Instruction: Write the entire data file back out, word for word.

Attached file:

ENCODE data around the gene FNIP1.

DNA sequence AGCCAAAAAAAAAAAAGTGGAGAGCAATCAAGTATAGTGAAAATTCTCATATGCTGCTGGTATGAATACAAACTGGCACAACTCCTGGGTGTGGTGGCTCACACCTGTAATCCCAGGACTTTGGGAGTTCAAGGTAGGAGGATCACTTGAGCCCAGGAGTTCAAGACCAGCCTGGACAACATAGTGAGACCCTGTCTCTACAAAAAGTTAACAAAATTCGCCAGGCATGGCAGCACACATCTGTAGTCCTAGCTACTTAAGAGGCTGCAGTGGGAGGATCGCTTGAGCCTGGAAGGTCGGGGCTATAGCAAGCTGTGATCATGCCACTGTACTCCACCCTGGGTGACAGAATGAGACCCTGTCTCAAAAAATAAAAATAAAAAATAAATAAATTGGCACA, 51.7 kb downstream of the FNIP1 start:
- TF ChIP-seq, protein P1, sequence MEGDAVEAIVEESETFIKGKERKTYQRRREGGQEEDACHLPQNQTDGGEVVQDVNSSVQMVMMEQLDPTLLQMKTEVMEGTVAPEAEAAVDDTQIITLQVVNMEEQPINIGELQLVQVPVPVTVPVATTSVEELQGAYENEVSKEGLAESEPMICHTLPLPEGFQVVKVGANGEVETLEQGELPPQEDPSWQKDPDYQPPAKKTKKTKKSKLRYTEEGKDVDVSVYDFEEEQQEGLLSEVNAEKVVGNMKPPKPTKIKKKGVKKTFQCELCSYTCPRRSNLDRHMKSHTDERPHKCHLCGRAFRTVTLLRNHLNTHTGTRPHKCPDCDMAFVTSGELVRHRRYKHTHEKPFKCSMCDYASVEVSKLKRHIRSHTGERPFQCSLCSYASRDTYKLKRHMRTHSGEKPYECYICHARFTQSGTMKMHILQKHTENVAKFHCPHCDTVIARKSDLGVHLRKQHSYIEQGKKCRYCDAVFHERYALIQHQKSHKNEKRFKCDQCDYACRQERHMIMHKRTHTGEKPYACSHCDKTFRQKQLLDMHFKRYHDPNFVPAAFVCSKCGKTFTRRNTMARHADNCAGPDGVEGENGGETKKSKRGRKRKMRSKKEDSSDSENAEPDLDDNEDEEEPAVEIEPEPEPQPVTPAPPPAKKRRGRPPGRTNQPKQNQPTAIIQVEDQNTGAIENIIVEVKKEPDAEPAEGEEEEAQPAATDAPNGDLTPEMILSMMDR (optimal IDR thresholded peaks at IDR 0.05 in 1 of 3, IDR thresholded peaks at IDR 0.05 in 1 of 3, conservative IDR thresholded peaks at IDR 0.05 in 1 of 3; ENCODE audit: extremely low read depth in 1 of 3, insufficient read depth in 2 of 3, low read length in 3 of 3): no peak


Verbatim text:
ENCODE data around the gene FNIP1.

DNA sequence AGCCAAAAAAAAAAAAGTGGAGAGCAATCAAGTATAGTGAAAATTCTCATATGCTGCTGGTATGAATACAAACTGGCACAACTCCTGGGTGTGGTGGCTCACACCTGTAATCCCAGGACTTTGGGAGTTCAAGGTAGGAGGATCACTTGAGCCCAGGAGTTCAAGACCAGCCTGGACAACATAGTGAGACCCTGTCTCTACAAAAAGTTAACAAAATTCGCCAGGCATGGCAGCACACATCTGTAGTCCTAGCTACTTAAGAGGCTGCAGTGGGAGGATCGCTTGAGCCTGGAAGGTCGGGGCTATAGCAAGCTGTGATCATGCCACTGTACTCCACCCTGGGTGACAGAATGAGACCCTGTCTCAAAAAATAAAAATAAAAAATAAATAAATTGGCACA, 51.7 kb downstream of the FNIP1 start:
- TF ChIP-seq, protein P1, sequence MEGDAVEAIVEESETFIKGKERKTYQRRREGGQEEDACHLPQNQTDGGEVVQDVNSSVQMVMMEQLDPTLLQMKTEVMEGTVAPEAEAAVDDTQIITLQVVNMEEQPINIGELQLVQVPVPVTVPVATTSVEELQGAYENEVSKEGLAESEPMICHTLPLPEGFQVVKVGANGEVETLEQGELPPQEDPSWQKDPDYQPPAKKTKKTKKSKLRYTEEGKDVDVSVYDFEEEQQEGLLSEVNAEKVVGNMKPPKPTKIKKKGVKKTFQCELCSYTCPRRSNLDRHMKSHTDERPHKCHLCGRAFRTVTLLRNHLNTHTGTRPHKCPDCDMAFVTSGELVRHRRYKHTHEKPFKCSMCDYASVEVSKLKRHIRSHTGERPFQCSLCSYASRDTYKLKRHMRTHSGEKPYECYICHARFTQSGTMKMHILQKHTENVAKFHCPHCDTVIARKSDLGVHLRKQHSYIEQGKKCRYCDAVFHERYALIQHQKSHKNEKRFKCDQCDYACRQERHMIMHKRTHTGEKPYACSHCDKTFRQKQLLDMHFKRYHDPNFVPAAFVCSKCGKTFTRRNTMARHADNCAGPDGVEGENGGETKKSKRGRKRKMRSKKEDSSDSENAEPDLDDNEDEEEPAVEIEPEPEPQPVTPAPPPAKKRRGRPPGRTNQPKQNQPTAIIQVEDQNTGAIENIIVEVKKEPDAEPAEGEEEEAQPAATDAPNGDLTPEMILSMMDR (optimal IDR thresholded peaks at IDR 0.05 in 1 of 3, IDR thresholded peaks at IDR 0.05 in 1 of 3, conservative IDR thresholded peaks at IDR 0.05 in 1 of 3; ENCODE audit: extremely low read depth in 1 of 3, insufficient read depth in 2 of 3, low read length in 3 of 3): no peak